Fig. 8: Acoustofluidic-based single particle/cell sorting.
figure 8

a A schematic of an acoustic sorting device using focused IDTs (not to scale). A sample solution with cells/particles to be sorted is infused from the middle inlet and a buffer solution is infused from both side inlets. b When a confined acoustic field is generated through focused IDTs, a polystyrene particle, labeled as 2, is pushed to the collection outlet from its initial path. Scale bar: 50 μm. c A schematic of an acoustic sorting device based on traveling SAWs using focused IDTs (not to scale). d A time-averaged image showing that 3 μm single particles are pushed to the lower outlet using 300 μs, 30 mW pulsed focused traveling SAWs with a beam width of 25 μm. Scale bar: 50 μm. Figures in a, b are adapted from ref. 134, and figures in c, d are adapted from ref. 63 with permission from the Royal Society of Chemistry

Summary and prospective

This review aims to give a comprehensive view of the state-of-art of acoustofluidic technology for the separation of nanoparticles, cancer cells, bacteria, extracellular vesicles, blood components, droplets, and other particles. These platforms will potentially benefit biological research and clinical applications such as the diagnosis and therapeutics of cancer, placental health monitoring, and treatments of cardiovascular heart disease. Other applications, such as the isolating of bacteria from water, food, and biological samples including blood, urine, sputum, or stool, is of great significance to infectious disease diagnosis and control. While many improvements have been made to acoustofluidic separation technology over the past decade, there are still many limitations. Firstly, it is noted that acoustofluidic separation technology is mainly used to deal with microscale objects such as cells, platelets, and bacteria, while few breakthroughs have been achieved for separation of nanoparticles. Specifically, it remains challenging to manipulate sub-100 nm objects including certain lipids, vesicles, viruses, proteins, and other biomolecules. The separation limit needs to be expanded at the sub-100 nm scale to meet the urgent demand of research regarding extracellular vesicles and to enable applications such as viral filtration. Secondly, the separation throughput, especially for SAW-based techniques, is limited. The current processing speed may be sufficient for some applications, but there is a significant need for rapid separation in many cases. One potential approach for overcoming these limitations may be the application of acoustic metamaterials and phononic crystals which can further improve the spatial resolution of acoustofluidic separation methods, enabling the direct manipulation of sub-100 nm particles. Application of acoustic metamaterials and phononic crystals can significantly increase the precision of acoustofluidic separation technologies without increasing the frequency153,154,155.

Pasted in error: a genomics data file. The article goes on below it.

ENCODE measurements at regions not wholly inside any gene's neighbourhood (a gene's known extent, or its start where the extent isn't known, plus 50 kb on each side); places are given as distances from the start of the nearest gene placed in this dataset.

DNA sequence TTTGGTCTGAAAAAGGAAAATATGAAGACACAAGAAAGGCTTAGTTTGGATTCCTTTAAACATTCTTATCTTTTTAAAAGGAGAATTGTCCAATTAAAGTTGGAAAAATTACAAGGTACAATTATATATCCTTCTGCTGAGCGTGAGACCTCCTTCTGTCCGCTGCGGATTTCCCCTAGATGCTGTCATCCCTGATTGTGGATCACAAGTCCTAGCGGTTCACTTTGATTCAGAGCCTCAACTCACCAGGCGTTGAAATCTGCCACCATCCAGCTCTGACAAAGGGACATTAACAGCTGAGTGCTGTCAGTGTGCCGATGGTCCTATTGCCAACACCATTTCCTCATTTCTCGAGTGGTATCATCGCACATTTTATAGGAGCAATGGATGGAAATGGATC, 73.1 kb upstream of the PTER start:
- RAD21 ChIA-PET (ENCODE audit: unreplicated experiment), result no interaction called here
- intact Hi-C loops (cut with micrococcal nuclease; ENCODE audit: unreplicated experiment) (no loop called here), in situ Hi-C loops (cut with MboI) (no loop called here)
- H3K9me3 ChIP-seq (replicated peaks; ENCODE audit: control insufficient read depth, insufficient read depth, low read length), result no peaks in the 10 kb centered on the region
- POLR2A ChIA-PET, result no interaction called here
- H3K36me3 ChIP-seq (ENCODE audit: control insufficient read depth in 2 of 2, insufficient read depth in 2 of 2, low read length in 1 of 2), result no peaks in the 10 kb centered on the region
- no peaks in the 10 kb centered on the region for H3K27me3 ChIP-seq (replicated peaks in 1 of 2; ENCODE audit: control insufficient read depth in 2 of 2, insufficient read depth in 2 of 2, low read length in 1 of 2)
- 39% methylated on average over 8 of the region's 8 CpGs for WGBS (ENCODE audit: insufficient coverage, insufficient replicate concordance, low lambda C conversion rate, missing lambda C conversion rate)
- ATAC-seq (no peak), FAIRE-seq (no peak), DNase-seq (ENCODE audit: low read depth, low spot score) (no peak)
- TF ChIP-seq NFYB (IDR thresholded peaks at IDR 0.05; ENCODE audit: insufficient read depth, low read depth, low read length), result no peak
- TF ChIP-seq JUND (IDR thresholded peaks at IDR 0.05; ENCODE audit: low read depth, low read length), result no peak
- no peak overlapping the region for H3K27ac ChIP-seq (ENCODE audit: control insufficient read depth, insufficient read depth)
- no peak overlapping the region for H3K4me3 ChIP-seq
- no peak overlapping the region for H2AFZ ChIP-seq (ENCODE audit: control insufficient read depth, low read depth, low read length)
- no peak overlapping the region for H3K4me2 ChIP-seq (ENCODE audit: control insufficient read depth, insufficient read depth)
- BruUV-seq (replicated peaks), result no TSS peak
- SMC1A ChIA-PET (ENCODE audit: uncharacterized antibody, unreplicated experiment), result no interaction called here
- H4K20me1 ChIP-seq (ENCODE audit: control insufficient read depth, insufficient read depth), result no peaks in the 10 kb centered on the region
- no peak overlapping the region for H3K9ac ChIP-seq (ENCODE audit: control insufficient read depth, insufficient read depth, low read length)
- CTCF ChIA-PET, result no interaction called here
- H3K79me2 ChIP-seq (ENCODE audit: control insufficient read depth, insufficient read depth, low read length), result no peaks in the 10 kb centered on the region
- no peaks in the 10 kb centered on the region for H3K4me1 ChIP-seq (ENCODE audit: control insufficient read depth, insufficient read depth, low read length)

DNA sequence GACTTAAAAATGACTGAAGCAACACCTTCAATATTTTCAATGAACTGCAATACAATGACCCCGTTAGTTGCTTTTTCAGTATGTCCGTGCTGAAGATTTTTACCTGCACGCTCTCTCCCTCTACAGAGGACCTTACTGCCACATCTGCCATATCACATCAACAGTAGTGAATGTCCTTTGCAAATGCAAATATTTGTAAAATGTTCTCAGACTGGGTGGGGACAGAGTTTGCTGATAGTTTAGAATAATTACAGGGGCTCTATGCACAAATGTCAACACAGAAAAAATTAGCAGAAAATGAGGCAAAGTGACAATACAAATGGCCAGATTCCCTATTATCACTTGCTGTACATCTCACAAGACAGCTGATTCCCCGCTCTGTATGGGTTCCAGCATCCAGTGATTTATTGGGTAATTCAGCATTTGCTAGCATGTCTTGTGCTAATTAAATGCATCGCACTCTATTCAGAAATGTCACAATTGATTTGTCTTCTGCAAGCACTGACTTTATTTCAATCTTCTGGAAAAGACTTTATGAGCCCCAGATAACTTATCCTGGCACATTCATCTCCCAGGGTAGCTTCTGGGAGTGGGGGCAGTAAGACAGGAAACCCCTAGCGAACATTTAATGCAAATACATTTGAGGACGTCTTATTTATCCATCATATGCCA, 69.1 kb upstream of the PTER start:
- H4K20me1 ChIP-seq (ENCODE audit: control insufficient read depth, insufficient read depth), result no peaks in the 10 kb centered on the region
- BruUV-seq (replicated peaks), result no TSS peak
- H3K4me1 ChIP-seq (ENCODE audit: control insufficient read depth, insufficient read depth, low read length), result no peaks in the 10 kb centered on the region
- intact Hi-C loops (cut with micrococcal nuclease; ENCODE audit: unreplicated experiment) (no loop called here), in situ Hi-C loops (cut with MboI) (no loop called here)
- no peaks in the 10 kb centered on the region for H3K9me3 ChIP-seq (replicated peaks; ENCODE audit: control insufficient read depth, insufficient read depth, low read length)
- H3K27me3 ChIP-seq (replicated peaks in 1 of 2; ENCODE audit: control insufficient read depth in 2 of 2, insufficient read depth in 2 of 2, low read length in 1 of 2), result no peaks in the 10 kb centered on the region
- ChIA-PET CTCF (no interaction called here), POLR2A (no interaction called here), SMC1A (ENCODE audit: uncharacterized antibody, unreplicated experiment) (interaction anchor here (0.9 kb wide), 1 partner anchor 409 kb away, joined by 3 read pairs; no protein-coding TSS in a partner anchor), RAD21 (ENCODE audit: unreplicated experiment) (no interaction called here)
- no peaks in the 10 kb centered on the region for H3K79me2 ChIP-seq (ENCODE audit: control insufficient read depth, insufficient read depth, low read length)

In addition to technological improvements, acoustofluidic researchers should look to address challenges in new areas of study. Platelet-based diagnosis is a rapidly growing area of research. With minor modifications, acoustofluidic separation technology will be able to isolate platelets from whole blood samples in an acceptable throughput for diagnostic purposes. Acoustofluidics also hold potential in leukocyte separations, which are used for stem cell harvesting and organ transplants. Separation of leukocytes using acoustofluidic technology will require improved throughput and increased precision to deplete erythrocytes. In addition to diagnostics and therapeutics, there are many other important directions to pursue, including industrial-scale nanoparticle purification, viral filtration, and phenotyping of non-cellular particles, such as lipids.

Ever since its infancy, acoustofluidic separation technology has been regarded with great potential due to its advantages for label-free, biocompatible, and contactless separation. Thanks to efforts from researchers in engineering, biology, and medicine, acoustofluidic separation technology has demonstrated its power in a variety of biological and biomedical applications for research and laboratory use. However, efforts are still needed to turn laboratory techniques into clinical instruments and point-of-care devices. Prototyping developments have been started, but challenges remain in terms of system robustness and the integration of fluid control modules, electronic designs, and user interfaces. The future work for acoustofluidic separation technology must not only be focused on technological improvements to the resolution and throughput, but also on two other key aspects: firstly, developing products and apparatuses for the clinical use; secondly, employing acoustofluidic separation technology to solve new problems in biology and medicine. The simultaneous focus on product development and technological improvements will enable acoustofludic technologies to find real-world applications and have an impact on the field of translational medicine.